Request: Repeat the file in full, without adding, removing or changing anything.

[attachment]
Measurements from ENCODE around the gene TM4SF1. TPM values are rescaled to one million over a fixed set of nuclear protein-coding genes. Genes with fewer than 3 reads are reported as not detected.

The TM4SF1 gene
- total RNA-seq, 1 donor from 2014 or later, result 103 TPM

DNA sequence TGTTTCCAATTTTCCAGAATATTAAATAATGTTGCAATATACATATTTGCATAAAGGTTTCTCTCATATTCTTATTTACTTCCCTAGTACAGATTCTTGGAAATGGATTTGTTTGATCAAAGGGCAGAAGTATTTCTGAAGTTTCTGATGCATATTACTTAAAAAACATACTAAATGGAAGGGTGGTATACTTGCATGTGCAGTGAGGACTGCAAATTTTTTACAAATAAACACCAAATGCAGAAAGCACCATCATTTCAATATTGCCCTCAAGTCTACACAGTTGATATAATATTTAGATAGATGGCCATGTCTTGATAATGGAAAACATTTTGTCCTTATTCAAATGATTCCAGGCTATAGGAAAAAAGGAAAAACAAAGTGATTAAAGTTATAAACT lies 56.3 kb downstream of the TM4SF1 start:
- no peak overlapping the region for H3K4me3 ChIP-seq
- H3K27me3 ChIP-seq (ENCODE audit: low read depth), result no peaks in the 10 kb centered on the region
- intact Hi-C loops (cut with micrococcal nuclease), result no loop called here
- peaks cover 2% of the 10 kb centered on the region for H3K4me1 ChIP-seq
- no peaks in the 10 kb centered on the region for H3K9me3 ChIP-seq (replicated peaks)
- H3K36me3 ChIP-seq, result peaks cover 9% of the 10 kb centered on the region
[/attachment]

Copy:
Measurements from ENCODE around the gene TM4SF1. TPM values are rescaled to one million over a fixed set of nuclear protein-coding genes. Genes with fewer than 3 reads are reported as not detected.

The TM4SF1 gene
- total RNA-seq, 1 donor from 2014 or later, result 103 TPM

DNA sequence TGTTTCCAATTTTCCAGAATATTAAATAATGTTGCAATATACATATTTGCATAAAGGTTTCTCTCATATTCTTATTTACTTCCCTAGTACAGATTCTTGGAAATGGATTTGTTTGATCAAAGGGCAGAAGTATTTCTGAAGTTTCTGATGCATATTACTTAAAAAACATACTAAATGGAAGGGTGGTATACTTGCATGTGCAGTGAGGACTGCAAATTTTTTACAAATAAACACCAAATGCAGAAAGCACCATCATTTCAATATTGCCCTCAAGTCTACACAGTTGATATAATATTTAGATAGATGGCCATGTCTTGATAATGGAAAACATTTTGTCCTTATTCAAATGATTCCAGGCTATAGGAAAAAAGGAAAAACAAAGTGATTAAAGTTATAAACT lies 56.3 kb downstream of the TM4SF1 start:
- no peak overlapping the region for H3K4me3 ChIP-seq
- H3K27me3 ChIP-seq (ENCODE audit: low read depth), result no peaks in the 10 kb centered on the region
- intact Hi-C loops (cut with micrococcal nuclease), result no loop called here
- peaks cover 2% of the 10 kb centered on the region for H3K4me1 ChIP-seq
- no peaks in the 10 kb centered on the region for H3K9me3 ChIP-seq (replicated peaks)
- H3K36me3 ChIP-seq, result peaks cover 9% of the 10 kb centered on the region